One Black Man’s Journey From Battlefields To Green Pastures
It Hasn’t Always Been Easy For Black People To Own And Keep Land
Post slavery, many Black people found empowerment in making a profit off of land they had once been forced to work for free. Into the 20th century, one in every seven farmers was Black and collectively held 16 million acres of land. But over the years, 98% of Black farmers would lose their land due to dealings with the United States Department of Agriculture (USDA) and other federal programs. At one point, Laws like the California Alien Land Law of 1913 prohibited people of color from owning land. To this day, people of color make up less than 4% of land owner-operators. In 2021, the return of Black people to agriculture could be more important than ever.
If America has a successful coup or if the nation has an economic collapse, millions of people will likely starve People who don’t have the money to buy food can’t feed their families. Millions of Black people are at risk of starvation should America go back to Jim Crow Era times. It’s looking as if this is a strong possibility within the next four to ten years.
Growing one’s own food and reaping the health benefits is beneficial to everyone, but especially in the Black community where obesity and heart disease are a disproportionately bigger issue. The numerous benefits of sustainable agriculture look like a way out. Bypassing governmental hurdles and generalized inequality, Black people stepping back into the agriculture space could revitalize our communities.
And some Black farmers have already taken initiative.
Marlon Willis Scott is a former Marine turned Black farmer who found his passion in agriculture. He’s since taken that passion to establish his own farm and wants to use farming to revitalize the Black community. The purpose of this article is to raise awareness about his project and his goals. The following is an interview about his life and work. This is his story.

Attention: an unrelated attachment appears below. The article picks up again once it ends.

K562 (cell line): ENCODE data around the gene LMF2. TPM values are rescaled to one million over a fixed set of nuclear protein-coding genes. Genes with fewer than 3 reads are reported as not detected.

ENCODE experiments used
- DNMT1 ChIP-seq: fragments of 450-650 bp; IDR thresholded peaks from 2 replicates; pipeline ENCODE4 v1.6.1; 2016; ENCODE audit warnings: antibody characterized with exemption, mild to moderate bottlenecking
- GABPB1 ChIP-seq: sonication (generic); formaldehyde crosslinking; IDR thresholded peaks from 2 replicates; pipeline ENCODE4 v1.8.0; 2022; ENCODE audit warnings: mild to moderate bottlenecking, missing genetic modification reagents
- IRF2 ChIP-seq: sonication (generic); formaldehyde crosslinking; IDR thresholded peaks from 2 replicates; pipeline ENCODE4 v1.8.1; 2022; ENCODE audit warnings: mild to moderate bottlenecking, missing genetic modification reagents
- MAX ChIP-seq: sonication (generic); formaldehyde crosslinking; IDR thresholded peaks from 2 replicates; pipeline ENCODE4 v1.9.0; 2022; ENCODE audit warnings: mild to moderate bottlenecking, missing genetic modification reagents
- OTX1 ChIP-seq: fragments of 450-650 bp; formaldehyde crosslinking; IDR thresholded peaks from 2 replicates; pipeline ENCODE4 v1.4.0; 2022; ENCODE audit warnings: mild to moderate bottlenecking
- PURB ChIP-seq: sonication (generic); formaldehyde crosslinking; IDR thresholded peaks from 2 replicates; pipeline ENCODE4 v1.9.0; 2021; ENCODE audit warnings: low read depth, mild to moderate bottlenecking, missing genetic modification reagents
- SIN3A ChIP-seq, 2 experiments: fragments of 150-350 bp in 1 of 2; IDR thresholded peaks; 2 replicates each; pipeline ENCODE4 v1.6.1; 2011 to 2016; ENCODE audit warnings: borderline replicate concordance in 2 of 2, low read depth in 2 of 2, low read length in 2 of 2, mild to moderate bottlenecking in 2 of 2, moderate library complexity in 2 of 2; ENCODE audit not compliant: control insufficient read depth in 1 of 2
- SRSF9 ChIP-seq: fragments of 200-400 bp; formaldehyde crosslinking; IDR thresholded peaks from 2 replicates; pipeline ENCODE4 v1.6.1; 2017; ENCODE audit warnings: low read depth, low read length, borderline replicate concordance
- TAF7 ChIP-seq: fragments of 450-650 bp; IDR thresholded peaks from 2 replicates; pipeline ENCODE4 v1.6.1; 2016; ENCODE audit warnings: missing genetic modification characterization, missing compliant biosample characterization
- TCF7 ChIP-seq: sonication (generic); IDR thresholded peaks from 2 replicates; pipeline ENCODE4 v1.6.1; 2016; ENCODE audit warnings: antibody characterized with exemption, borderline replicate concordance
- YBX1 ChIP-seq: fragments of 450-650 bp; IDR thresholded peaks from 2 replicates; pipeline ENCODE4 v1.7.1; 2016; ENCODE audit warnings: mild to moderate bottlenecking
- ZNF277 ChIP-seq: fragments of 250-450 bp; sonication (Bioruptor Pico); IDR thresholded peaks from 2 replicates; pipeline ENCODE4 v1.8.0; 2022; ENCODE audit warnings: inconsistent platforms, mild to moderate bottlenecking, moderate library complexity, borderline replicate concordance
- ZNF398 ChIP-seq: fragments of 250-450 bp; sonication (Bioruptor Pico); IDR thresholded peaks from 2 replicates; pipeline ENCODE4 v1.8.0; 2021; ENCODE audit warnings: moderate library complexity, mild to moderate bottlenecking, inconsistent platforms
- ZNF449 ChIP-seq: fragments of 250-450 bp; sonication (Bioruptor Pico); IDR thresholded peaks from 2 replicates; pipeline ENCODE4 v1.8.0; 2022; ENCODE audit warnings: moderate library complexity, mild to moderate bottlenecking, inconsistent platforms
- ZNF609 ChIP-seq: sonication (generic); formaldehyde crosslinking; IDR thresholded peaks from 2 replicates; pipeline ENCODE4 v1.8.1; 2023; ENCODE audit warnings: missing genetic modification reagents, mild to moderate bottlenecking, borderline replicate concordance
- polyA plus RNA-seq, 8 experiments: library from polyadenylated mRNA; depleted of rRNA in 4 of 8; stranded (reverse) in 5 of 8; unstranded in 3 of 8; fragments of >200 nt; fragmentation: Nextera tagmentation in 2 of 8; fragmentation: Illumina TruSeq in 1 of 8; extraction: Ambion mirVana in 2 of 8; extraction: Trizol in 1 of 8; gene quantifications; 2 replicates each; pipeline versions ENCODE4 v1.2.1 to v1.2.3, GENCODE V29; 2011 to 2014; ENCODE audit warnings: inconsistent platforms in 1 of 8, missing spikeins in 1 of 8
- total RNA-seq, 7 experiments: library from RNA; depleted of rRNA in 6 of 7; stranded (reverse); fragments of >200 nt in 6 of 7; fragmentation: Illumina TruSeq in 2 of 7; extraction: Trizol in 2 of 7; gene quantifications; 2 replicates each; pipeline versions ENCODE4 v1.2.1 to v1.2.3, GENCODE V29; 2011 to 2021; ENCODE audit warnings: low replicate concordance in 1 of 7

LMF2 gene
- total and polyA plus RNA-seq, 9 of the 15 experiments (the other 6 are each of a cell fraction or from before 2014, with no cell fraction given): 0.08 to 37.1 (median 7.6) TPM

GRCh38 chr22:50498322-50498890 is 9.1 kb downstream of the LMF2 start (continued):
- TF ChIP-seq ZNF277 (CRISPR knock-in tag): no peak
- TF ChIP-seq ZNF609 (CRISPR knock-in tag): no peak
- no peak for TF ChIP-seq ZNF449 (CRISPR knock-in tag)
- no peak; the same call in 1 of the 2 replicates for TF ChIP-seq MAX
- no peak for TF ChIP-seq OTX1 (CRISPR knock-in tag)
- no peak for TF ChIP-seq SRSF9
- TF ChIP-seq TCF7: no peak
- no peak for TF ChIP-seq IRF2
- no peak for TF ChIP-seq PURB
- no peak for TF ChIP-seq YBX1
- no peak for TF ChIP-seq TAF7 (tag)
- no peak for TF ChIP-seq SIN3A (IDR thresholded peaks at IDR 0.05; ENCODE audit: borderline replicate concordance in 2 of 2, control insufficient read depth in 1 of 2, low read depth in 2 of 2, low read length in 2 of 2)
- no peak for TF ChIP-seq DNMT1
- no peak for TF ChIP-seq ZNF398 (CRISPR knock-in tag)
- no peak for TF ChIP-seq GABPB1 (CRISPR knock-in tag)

Tell Me A Little About Your Military Background
I was homeless at eighteen and wasn’t disciplined enough for college, so the military was the only viable option. Two weeks after high school, I joined the Marine Corps. I’ve always wanted to be an infantryman, but the quota was full so I entered as an “open” contract. Later I received field wireman training at Twenty-nine Palms, California. After which, I was assigned to 3rd Battalion 6th Marines in Jacksonville, North Carolina.
I remember reading a Newsweek article about a black marine rising through the ranks of the Marine Corps. The picture was of him getting promoted in Afghanistan in 2003. I saved the picture and felt so inspired to join. Well, in 2004 I ended up in the same unit as that Marine in the Newsweek article. I told him the whole story once we deployed to Iraq together, and we just laughed.
Surprisingly, the military was still very segregated then: 95% whites served in the infantry, and 95% blacks in the support roles. My interest remained though, nothing was stopping me from my dream to be an infantryman. My grandfathers served in WWII and the Korean War, my uncles served in Desert Storm, so naturally, I felt honored to continue that legacy of serving my country.
I brought my Marines home and received two letters of commendation for “An uncanny ability to adjust and implement any unforeseen changes.”
How/why did you decide to get into farming? Where is your farm located?
I enrolled in college after my tours of duty to study political science. After
college, I had many job prospects but no interest. A great career and high-paying salary doing something I was not passionate about were not appealing to me. I wanted my work to be meaningful and impactful to my community, my people. African American people.
For three years I volunteered and worked odd jobs in various industries, but nothing kept my attention like farming.
I researched farms and found the “Veggielution” community farm in San Jose, California. I worked in the greenhouse mainly, and with the chickens as well. At the end of our work session, we got to take home as much fruit and vegetables as we could carry.
Eating a cherry tomato off the vine was the sweetest thing ever. The food grown there was magical. The only time I’ve had real fresh food in my life was when I was deployed in Iraq, near the Syrian border, and our unit ran-out of supplies mid-mission. Our Captain directed us to this tree with weird fruit, which happened to be the sweetest dates I ever had, and my favorite fruit till this day.
There are similarities between farming and military operations. In the military, attention to detail in planning combat patrols and missions is required. Crop rotations, soil amendments, and adjusting to varying weather conditions are similar to military operations, so it all made sense to me.